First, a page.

#WĀHINEWEDNESDAY: Janelle Augsburg
A young woman with a big heart for serving her communities in Aotearoa and beyond
Janelle Augsburg’s favourite spot in New Zealand is definitely Mangere. She’s lived in the same house her whole life and couldn’t imagine it any other way. The community and culture of Mangere gives it its podium spot and Janelle claims that nothing beats Mangere mountain, Mangere markets on a Saturday, hot chips from Jolly Goods, the bargains at Mangere Town Centre, the theatre and art at Mangere Arts Centre, and so much more!
Beyond the grounds of Mangere and the borders of New Zealand, Janelle also has a great love for Tonga. This beautiful country feels just as much a home to Janelle as Aotearoa, and she has been privileged to be able to visit there often. To be drinking a fresh coconut with her family in Tonga would be Janelle’s dream situation right now.
Janelle has one baby sister who is currently in high school and, due to the 9 year age gap, finds herself playing both a sister and mother-like role to this much loved sibling.
To rejuvenate, Janelle will head out for a walk. If this hobby is paired with good music or good company, she is a very happy person.
It was so lovely to interview Janelle and find out more about this amazing wāhine!
You only get three words to describe yourself - what are they?
Curious, clumsy and caring. The three C’s! I’m a super curious person, when I find something I’ve never heard of before, my google searches go on forever. I’m constantly asking people a thousand questions and love hearing different people’s experiences and opinions.
I’m also super clumsy and uncoordinated. I don’t know anyone else who has broken as many dishes as me, it’s a talent! Lastly, I’ve chosen caring because I have so much love for people. If I have the ability to help someone, I will. This is why I find so much joy in the community work I do.
If you could be any fictional character, who would it be?
Nothing jumps out at me, but I think it would be cool to be someone from Harry Potter with magic. It would make things, like cleaning, so much easier!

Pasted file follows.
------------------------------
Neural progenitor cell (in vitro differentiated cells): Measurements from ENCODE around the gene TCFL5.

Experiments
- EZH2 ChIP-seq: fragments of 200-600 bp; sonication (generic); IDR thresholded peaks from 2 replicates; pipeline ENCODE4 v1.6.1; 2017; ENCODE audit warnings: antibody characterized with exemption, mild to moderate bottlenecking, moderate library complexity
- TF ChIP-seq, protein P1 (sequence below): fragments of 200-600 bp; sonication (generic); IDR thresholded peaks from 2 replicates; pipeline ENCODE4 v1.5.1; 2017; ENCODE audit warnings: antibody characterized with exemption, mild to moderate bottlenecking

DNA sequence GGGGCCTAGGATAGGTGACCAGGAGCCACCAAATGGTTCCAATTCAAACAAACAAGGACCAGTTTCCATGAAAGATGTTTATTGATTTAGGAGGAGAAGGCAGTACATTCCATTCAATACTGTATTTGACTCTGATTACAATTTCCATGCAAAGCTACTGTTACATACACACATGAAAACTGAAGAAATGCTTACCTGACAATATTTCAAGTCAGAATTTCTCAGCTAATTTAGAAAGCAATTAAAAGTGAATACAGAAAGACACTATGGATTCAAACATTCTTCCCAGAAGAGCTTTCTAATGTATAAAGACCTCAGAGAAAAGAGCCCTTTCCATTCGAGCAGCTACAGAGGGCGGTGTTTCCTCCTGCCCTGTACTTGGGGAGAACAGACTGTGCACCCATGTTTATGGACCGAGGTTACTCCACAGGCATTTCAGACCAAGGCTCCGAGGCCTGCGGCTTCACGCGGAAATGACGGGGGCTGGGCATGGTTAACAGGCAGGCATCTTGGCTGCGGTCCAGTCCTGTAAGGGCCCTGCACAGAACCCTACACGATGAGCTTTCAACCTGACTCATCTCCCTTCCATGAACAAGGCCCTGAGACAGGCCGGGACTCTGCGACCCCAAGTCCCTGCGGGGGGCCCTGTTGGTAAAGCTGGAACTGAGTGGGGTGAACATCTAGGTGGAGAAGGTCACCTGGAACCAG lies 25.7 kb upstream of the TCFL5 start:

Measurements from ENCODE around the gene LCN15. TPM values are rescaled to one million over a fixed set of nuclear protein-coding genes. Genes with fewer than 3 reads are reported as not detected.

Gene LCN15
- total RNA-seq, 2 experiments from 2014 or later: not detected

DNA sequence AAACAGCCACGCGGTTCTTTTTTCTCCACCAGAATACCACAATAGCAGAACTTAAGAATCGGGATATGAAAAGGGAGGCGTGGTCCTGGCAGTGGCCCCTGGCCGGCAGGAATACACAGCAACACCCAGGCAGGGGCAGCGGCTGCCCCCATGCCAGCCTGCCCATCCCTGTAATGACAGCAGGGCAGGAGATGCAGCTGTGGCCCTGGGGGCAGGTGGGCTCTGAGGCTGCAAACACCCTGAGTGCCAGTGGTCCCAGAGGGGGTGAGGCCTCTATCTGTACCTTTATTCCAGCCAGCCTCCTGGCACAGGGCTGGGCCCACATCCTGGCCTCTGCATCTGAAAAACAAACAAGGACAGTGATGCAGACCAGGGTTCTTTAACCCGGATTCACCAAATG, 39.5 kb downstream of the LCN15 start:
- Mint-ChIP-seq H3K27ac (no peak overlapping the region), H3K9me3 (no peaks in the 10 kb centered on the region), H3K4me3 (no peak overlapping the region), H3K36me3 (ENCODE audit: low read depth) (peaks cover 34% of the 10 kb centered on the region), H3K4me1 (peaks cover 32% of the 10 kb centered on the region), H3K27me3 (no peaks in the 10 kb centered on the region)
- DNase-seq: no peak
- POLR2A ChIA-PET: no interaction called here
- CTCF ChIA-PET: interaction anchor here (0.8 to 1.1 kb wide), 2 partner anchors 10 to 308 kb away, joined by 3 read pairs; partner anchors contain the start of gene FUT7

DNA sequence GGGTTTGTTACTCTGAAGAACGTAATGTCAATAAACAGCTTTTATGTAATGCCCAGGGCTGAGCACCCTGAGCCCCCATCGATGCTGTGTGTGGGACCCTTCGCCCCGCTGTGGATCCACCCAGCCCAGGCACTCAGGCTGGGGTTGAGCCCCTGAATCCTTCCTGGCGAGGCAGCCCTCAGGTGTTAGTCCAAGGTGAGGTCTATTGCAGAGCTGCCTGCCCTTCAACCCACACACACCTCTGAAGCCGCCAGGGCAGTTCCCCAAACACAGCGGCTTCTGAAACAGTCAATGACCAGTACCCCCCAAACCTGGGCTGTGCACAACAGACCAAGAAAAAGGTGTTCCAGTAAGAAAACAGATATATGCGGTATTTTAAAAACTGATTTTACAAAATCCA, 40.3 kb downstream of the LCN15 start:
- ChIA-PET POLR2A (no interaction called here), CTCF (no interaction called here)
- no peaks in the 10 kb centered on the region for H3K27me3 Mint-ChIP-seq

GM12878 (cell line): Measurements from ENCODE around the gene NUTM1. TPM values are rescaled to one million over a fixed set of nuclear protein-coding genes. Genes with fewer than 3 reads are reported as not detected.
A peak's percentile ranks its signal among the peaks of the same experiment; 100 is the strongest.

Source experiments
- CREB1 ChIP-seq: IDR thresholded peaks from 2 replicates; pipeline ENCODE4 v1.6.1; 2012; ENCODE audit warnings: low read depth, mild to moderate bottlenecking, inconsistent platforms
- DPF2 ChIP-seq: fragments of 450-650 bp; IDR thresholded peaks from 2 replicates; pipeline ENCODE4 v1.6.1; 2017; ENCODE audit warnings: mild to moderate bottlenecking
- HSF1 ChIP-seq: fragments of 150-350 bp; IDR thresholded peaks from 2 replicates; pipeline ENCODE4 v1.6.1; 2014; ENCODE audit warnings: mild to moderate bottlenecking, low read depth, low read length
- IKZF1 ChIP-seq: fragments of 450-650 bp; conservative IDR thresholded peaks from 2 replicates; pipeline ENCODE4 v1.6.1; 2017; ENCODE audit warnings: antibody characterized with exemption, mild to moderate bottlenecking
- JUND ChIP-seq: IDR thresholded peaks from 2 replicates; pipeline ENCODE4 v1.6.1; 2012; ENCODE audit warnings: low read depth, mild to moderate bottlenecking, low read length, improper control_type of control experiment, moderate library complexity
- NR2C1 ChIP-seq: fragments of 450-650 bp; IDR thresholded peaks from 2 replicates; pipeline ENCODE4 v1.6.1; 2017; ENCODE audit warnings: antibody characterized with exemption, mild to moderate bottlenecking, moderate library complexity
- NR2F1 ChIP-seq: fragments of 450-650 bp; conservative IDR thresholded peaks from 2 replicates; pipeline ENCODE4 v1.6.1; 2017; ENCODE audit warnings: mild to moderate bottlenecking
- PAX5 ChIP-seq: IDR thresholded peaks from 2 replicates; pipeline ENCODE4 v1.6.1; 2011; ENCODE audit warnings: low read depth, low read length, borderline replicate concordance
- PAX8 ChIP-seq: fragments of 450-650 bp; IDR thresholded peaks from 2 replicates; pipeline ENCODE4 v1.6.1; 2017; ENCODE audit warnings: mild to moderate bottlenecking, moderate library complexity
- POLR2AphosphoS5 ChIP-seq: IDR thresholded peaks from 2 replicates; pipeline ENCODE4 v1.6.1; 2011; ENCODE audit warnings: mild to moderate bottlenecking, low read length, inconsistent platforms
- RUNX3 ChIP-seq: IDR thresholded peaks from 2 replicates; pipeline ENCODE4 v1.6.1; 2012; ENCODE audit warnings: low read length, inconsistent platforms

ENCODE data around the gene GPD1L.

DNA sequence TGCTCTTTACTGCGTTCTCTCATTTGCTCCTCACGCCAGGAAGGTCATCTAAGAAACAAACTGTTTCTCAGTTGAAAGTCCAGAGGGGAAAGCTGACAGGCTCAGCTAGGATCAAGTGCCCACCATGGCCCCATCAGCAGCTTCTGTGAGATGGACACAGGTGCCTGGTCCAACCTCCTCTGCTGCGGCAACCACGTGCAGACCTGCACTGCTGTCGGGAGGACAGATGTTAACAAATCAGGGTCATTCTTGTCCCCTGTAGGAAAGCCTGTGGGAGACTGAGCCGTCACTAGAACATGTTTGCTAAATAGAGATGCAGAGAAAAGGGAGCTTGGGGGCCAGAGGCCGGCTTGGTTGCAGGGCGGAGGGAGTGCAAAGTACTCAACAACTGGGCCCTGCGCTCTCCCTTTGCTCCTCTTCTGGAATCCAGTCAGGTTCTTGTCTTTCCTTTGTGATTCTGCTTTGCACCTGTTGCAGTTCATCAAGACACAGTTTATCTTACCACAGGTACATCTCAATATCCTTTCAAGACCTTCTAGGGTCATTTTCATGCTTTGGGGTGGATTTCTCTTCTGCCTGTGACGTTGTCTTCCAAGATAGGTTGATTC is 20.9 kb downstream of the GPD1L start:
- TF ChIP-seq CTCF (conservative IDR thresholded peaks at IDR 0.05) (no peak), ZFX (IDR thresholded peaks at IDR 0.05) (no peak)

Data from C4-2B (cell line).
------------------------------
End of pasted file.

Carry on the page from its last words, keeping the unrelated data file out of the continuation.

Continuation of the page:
New Zealanders are fond of nicknames! What’s the strangest nickname you’ve been called?
My last name was mistakenly written as Augsburger at my family doctors, so I was stuck with that at high school for a little bit. No biggie though, because burgers are so good haha.
As someone who is passionate about the importance of knowing your identity, could you elaborate on this by explaining how you came to have a strong sense of your own identity and how the fruits of this knowledge have been felt and seen in your life?
Identity is really difficult to grapple with, and for me, it is fluid and always changing. I like to think of it as a journey rather than a destination.
My cultural identity is Tongan/European. My Mum came to Aotearoa from Tonga when she was 12. My Dad’s parents moved to Aotearoa from England (Grandma) and Denmark (Grandpa) as young adults and met here.
I grew up with the label, and often self-identified, as half-caste. This term derives from the term caste which comes from the Latin castus meaning pure, ultimately translating to half pure. As a flow on from this, I always felt like I wasn’t enough of any of my cultures and found it really difficult to understand where I fit in.
It took me a long time, many conversations, and much learning to realise that I’m not half anything! I am Tongan, I am English, I am Danish, I am a New Zealander!
It has been so freeing to be so grounded in my cultures!
There is so much more to your identity than just your cultures, and figuring out what the foundation for your identity is, is so important. Right now, the foundations to my identity are my cultures, my village (family and communities), and my faith. Being confident in this has been my main guide to understanding what is important to me and where I feel at home.
You are passionate about Pasifika and general youth programmes. Could you share the purpose behind these programmes and what you hope to achieve through them?
I am a strong believer in the proverb “to lead is to serve.” Much of my work is in the hopes of contributing positive guidance to the youth within my communities.